FILED: December 11, 2002







99110191C; A112268

Appeal from Circuit Court, Malheur County.

Ronald J. Pahl, Judge.

Submitted on record and briefs October 3, 2002.

Harrison Latto filed the brief for appellant.

Hardy Myers, Attorney General, Michael D. Reynolds, Solicitor General, and Jennifer S. Lloyd, Assistant Attorney General, filed the brief for respondent.

Before Edmonds, Presiding Judge, Deits, Chief Judge, and Kistler, Judge.*



*Kistler, J., vice Warren, S. J.


Defendant appeals from a judgment of conviction for second-degree assault, supplying contraband, and being an inmate in possession of a weapon. On appeal, he argues that holding his trial at the Snake River Correctional Institution (SRCI) violated his right to a public trial under Article I, section 11, of the Oregon Constitution. We affirm.

While defendant was an inmate at SRCI, he stabbed another inmate with a "shank" or homemade knife. He was charged with second-degree assault, supplying contraband, and being an inmate in possession of a weapon. The state moved to hold his trial in the courtroom at SRCI. In support of that motion, the state noted that defendant was serving a sentence for two aggravated murders, that he had previously assaulted an inmate, that he was being held in the Intensive Management Unit and was considered a high risk to other inmates and staff, that he was an avowed white supremacist who had threatened harm to persons whose views differed from his, and that he recently had threatened the life of a federal district court judge. Although there was evidence that defendant had "remained calm" during his earlier aggravated murder trial, the trial court agreed that the trial should be held at SRCI because of the security risk that defendant posed.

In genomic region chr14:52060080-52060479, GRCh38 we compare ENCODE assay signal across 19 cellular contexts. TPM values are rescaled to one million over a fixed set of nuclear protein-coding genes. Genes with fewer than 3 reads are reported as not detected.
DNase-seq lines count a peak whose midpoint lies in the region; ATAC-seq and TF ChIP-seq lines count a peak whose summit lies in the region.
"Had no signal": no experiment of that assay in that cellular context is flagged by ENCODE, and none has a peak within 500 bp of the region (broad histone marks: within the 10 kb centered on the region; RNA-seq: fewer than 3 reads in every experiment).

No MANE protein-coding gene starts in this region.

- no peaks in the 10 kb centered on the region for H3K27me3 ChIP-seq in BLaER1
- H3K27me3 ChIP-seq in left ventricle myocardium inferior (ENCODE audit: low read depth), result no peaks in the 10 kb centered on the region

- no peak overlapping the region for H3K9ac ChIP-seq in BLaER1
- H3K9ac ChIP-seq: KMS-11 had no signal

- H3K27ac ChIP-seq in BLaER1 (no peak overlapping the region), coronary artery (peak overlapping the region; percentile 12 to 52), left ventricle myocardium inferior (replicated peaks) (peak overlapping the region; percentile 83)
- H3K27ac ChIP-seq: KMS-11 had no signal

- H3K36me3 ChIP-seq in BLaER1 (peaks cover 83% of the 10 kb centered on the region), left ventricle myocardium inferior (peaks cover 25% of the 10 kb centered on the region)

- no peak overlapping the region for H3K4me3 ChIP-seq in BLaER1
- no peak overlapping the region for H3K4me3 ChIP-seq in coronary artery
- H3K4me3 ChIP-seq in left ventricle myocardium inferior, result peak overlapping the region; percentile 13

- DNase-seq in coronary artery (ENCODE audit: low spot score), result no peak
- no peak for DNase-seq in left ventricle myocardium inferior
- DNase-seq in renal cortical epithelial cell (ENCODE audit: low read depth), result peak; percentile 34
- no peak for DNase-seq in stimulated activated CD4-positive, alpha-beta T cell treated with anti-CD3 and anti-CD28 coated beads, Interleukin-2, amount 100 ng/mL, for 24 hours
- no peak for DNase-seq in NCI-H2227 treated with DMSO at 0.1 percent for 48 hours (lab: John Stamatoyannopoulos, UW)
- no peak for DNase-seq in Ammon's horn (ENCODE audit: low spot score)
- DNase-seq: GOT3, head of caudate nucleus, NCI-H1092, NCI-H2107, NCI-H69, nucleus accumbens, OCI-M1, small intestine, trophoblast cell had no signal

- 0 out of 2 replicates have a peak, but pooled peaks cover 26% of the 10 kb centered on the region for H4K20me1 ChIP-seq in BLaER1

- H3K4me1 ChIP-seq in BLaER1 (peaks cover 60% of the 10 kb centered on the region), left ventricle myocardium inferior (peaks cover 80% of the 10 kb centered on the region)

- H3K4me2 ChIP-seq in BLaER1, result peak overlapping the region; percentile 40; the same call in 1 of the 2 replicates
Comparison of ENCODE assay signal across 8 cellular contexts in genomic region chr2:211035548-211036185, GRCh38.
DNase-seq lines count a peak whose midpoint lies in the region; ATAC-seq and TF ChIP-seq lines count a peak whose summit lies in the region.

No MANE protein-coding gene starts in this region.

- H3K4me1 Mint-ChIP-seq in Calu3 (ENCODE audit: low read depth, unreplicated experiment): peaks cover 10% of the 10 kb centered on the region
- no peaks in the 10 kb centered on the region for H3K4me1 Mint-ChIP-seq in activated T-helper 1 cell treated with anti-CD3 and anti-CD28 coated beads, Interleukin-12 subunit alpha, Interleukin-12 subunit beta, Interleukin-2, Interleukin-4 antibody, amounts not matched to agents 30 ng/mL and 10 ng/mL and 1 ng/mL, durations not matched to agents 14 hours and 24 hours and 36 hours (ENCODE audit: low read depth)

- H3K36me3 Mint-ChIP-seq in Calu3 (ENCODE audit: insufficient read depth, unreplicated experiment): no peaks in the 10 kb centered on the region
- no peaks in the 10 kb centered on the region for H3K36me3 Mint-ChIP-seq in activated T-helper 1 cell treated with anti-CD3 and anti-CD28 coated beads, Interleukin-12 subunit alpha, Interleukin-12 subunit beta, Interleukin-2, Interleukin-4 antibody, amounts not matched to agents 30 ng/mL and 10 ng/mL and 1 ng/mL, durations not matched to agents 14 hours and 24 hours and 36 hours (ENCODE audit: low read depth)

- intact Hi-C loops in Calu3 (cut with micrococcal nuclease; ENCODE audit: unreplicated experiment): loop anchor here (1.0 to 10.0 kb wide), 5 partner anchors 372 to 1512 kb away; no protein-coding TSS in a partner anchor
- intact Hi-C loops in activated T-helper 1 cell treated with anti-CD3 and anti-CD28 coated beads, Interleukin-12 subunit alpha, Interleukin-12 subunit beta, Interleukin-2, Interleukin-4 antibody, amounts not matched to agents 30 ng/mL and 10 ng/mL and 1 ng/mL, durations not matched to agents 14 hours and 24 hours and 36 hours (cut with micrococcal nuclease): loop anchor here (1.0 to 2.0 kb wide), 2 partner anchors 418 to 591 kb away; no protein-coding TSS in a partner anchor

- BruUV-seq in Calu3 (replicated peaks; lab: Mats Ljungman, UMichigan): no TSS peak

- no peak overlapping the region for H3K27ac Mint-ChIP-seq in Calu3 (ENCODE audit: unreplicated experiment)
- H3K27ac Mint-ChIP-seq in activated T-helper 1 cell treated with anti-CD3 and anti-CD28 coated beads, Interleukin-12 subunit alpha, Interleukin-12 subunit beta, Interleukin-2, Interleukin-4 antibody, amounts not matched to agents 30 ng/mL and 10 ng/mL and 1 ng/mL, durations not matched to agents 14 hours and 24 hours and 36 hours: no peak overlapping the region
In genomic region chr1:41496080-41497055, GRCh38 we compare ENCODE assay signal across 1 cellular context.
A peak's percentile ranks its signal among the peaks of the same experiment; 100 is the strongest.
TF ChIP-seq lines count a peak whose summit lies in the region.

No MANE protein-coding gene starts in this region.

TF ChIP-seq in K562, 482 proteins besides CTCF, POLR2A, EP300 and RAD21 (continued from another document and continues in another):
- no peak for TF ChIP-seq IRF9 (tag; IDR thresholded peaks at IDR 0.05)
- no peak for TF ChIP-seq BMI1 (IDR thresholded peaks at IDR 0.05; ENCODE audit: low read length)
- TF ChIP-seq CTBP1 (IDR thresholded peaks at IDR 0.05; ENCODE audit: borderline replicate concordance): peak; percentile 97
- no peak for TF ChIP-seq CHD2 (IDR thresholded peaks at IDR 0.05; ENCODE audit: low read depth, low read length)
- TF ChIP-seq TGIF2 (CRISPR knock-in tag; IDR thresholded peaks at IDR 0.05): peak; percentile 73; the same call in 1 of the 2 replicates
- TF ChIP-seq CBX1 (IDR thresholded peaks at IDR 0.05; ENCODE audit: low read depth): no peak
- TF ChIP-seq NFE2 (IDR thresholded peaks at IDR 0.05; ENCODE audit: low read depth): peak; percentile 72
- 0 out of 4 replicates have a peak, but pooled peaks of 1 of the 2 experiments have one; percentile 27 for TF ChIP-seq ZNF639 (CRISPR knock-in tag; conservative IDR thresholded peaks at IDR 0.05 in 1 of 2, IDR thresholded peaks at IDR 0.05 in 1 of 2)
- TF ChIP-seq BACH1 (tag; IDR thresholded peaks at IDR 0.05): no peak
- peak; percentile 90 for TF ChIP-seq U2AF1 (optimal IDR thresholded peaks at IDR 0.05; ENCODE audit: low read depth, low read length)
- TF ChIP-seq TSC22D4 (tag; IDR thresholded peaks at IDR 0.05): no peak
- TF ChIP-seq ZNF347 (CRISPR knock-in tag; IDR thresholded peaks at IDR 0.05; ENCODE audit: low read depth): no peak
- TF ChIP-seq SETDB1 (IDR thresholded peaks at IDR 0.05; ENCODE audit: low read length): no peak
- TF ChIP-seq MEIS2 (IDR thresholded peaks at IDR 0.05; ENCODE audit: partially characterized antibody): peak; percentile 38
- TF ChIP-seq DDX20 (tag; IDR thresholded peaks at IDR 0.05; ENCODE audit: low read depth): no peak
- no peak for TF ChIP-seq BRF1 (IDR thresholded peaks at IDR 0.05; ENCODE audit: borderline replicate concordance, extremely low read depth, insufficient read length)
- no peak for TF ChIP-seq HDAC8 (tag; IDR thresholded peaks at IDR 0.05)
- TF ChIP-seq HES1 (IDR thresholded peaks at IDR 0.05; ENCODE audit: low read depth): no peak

After considering the evidence, the jury convicted defendant of all the charges. On appeal, defendant raises only one issue. Relying on State v. Jackson, 178 Or App 233, 36 P3d 500 (2001), he argues that holding his trial in the courtroom at SRCI denied him a public trial in violation of Article I, section 11, of the Oregon Constitution. In Jackson, the public did not have access to the defendant's trial at SRCI. 178 Or App at 235-36. Rather, the public was able to view the proceedings only by means of a live television transmission that was broadcast to a room in the courthouse in Vale. Id.  That transmission did not permit the public to see everything that happened in the courtroom. Id. Here, the public was able to view the trial at SRCI through windows opening onto the courtroom and the audio portion of the trial was broadcast to them. (1) In State v. Cavan, 185 Or App ___, ____ P3d ____ (December 11, 2002), we held that, with those changes, the courtroom at SRCI provided the defendant in that case with a public trial, and defendant provides no reason to say that the public's access to his trial differed in any material respect from its access to the trial in Cavan.


1. In response to defendant's pretrial objection to holding the trial at SRCI, the trial court ruled:

"Judge Luukinen has outlined several changes that need to be made [to the courtroom at SRCI] to secure the right for the Defendant to have a public trial. The windowed seating area would be used for public viewing as long as there is an appropriate audio system. Adequate advanced notice must be given to the public and that those in attendance should expect to be scanned and searched for weapons and or contraband. With those issues being addressed, the trial can occur at SRCI."

At trial, defendant renewed his public trial objection but did not argue that the changes outlined in the trial court's ruling had not been made. On appeal, defendant does not dispute that the public was able to see and hear what occurred at his trial.

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